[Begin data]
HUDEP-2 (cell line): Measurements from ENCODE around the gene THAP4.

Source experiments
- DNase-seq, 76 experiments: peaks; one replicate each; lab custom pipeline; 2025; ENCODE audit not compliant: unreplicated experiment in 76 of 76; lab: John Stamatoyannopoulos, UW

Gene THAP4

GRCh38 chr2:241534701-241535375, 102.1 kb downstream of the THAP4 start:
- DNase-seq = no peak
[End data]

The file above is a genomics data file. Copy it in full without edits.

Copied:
HUDEP-2 (cell line): Measurements from ENCODE around the gene THAP4.

Source experiments
- DNase-seq, 76 experiments: peaks; one replicate each; lab custom pipeline; 2025; ENCODE audit not compliant: unreplicated experiment in 76 of 76; lab: John Stamatoyannopoulos, UW

Gene THAP4

GRCh38 chr2:241534701-241535375, 102.1 kb downstream of the THAP4 start:
- DNase-seq = no peak